Bermuda is designed to survive no matter what you do to it. Don't water it and it simply delves deeper. My neighbor found Bermuda roots down the 10 ft when she had her pool dug. There are other reports of finding them at 30 ft.

My own personal choice is to throw out any Bermuda I may come across in my yard. I hate to, as I am big into taking responsibility for your own waste stream but I've been burned by the "zombie grass" too many times to trust it hanging around! One thing it doesn't seem to like is shade.

I'm convinced, that in the end times, cockroaches, twinkies and Bermuda grass will rule the planet.
 
A. M. Watters
Posts: 21
Location: Central Texas, Edwards Plateau
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Jennifer Wadsworth wrote:

I'm convinced, that in the end times, cockroaches, twinkies and Bermuda grass will rule the planet.


Hahaha! You are right!

Thanks everyone for the suggestions. Bio char is really intriguing, however I believe we are still under a burn ban in our neighborhood...maybe I could do it on the grill? I guess worst case scenario, I could dig down a foot to the rock layer and bury it, build a shed on top of it, and make it some alien archaeologist's problem one day in the future.
 
Jordan Lowery
pollinator
Posts: 1528
Location: zone 7
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We compost Bermuda grass here. Our piles are very large and hot. 200 cubic yards to start with and reaches temps of 170f for weeks on end. Forest based wood chips as the main part of the pile followed by vegative matter. Including seeded star thistle, crab grass, Bermuda, and a few more nasty plants. The piles have to get very hot and turned regularly ( every 2-3 days) to be ok. Early on we had small piles and turned less, sometimes we had some root, but it was easy to pull out.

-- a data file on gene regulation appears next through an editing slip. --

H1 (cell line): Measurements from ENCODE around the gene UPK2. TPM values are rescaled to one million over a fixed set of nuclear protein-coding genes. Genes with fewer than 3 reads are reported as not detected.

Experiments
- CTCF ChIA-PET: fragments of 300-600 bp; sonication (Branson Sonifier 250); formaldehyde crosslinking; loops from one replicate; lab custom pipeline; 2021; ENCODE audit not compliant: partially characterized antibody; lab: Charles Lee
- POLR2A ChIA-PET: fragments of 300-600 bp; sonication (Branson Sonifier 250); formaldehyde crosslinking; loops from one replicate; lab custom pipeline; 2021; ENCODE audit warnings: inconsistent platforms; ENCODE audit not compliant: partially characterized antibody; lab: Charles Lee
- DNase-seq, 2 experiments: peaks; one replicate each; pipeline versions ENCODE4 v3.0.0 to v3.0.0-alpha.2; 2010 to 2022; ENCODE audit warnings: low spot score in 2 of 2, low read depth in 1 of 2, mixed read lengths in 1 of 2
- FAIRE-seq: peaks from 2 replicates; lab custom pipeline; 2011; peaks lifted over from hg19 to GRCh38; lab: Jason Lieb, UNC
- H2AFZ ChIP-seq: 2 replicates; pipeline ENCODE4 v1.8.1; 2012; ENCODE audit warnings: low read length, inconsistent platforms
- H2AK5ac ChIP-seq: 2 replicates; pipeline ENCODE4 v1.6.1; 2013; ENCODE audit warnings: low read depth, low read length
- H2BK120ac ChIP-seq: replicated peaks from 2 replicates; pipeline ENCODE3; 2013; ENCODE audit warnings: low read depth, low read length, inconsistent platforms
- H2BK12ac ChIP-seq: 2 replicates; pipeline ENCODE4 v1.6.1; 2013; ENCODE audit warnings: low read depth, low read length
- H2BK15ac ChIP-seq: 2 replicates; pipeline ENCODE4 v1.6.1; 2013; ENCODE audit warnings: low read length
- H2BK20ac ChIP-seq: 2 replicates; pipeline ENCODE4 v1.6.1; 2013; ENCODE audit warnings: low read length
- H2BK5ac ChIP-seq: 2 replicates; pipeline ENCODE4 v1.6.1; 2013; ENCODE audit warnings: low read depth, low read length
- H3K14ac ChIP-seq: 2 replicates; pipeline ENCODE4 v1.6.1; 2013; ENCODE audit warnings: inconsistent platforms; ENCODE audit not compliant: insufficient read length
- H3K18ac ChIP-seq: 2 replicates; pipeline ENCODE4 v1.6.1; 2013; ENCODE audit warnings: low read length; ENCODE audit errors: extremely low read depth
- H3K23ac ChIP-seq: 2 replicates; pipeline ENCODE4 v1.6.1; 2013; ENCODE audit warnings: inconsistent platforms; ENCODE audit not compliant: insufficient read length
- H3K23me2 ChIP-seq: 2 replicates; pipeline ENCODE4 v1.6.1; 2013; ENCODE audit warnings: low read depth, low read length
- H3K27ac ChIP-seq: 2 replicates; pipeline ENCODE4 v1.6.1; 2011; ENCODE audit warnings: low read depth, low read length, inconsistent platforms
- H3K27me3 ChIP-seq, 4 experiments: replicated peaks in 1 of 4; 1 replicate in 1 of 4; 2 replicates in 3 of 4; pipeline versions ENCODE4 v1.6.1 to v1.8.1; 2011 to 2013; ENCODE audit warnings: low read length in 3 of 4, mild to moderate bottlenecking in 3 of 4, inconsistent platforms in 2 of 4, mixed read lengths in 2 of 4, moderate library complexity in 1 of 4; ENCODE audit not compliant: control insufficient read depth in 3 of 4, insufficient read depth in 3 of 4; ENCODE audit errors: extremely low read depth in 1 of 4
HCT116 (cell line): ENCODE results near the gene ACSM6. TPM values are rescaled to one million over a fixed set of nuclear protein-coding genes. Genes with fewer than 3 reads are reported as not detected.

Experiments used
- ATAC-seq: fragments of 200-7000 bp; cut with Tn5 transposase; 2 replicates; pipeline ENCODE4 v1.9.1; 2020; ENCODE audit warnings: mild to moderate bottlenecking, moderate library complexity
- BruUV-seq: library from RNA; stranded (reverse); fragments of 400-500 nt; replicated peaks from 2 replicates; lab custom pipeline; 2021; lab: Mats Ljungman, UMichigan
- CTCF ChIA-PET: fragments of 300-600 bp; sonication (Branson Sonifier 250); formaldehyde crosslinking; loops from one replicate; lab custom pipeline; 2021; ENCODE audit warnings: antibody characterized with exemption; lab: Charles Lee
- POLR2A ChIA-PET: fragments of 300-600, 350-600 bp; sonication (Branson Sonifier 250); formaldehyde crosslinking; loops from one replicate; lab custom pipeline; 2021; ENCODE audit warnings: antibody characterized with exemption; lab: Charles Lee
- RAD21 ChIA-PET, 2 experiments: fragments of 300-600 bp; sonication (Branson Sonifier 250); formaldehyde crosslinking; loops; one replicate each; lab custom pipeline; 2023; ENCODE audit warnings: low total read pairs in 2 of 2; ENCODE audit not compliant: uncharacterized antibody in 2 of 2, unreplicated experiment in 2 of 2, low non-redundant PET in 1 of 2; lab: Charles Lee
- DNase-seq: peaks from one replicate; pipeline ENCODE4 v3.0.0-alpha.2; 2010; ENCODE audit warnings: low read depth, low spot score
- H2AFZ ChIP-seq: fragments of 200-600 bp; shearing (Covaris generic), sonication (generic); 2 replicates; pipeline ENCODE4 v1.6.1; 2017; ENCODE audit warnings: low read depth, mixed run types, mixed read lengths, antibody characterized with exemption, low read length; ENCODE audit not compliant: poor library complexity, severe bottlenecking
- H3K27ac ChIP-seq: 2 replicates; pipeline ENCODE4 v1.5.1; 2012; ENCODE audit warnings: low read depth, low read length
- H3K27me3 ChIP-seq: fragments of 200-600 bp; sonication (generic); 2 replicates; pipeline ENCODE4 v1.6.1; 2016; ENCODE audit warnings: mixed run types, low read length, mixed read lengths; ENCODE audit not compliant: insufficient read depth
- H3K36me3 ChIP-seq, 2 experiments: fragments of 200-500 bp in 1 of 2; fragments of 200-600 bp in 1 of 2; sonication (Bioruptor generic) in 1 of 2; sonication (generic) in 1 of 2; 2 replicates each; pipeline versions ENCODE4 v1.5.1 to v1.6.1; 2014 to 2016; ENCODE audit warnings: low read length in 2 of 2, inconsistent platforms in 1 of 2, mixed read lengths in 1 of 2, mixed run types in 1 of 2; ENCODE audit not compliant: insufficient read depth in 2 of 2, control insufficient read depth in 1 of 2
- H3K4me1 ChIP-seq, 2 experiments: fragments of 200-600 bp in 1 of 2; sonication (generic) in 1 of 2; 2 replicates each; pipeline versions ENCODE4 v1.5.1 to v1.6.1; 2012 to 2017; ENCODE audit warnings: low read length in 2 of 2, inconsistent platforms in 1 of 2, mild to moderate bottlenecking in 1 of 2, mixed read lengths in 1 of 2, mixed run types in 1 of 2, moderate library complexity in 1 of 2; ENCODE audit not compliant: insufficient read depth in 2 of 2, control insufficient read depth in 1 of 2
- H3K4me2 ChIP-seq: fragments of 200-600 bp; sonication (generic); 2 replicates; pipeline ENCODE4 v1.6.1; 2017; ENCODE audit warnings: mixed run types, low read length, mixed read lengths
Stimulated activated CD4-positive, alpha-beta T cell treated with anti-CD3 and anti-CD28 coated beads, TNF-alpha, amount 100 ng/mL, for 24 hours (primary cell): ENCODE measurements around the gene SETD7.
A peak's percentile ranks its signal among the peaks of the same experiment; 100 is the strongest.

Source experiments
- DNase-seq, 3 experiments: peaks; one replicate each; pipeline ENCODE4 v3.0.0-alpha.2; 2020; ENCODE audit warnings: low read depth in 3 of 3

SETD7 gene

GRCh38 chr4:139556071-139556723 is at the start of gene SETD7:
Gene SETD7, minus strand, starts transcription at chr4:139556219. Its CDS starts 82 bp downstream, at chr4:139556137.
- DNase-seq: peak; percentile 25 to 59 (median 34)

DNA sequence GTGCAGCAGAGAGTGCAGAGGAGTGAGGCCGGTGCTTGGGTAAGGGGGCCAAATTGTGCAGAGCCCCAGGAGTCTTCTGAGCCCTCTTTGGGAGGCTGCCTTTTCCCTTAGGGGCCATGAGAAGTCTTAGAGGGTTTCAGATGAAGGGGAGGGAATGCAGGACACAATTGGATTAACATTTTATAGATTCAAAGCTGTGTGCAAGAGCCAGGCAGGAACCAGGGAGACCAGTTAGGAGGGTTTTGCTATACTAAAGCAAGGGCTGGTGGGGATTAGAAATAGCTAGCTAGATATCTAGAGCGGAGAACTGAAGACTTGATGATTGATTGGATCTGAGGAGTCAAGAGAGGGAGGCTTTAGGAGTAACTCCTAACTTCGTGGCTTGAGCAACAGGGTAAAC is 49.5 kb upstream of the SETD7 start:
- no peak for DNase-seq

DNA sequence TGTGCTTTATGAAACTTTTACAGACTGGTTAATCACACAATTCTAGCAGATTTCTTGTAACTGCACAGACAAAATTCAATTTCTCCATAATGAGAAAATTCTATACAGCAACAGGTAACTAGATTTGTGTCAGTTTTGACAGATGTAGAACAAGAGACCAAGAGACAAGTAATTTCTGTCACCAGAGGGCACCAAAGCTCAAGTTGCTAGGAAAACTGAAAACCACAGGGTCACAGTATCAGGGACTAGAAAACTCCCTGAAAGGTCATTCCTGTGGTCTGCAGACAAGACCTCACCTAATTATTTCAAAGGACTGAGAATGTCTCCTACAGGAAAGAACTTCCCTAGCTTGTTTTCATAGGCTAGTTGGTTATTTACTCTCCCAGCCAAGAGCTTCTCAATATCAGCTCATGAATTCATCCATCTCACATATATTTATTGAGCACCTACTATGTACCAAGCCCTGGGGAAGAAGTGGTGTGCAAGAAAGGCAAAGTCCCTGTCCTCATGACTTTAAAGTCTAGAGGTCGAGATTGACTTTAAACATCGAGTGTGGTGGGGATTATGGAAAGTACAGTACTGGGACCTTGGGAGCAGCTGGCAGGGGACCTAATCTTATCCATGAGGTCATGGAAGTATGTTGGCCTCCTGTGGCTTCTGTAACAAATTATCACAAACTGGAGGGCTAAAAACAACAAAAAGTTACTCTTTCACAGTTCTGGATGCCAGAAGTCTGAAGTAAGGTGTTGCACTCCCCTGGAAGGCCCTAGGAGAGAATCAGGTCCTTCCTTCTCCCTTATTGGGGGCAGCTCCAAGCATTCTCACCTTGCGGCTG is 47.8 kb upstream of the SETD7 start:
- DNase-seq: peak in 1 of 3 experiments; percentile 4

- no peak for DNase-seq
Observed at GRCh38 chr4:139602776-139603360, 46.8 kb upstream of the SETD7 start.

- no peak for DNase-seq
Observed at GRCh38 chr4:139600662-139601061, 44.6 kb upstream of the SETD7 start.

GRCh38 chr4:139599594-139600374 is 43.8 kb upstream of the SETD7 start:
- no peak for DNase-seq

Jennifer Wadsworth
Posts: 2679
Location: Phoenix, AZ (9b)
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Jordan - that's great to know. I think our green waste program here in Phoenix takes grass - they have similarly large piles. I just hate to think of good green waste going to....waste.
 
Miles Flansburg
steward
Posts: 3902
Location: Zones 2-4 Wyoming and 4-5 Colorado
157
bee books forest garden fungi greening the desert hugelkultur
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Jordan, so the heat of a good compost will kill it?
 
Matu Collins
Posts: 1976
Location: Southern New England, seaside, avg yearly rainfall 41.91 in, zone 6b
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It will get hot enough in a good compost pile, but most backyard piles are not guaranteed big and hot

My solution with zombie weeds is to ferment them. Left in a 5 gallon bucket submerged in water they won't last. The water will have a pongy stench to it but the grass will be dead
 
Leila Rich
steward
Posts: 3999
Location: Wellington, New Zealand. Temperate, coastal, sandy, windy,
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Matu Collins wrote:My solution with zombie weeds is to ferment them. Left in a 5 gallon bucket submerged in water they won't last. The water will have a pongy stench to it but the grass will be dead

I've made barrels of weed soup and judging from the stench it's extremely anaerobic: I'd generally want to put it through the compost rather than straight on the garden.
Try not to get it on your skin or clothes. The smell is pretty noxious!
Also, make sure the zombie weeds have definitely decayed. Some plants can look well and truly dead, but...also their seeds can last for ages in water.
This thread might be helpful.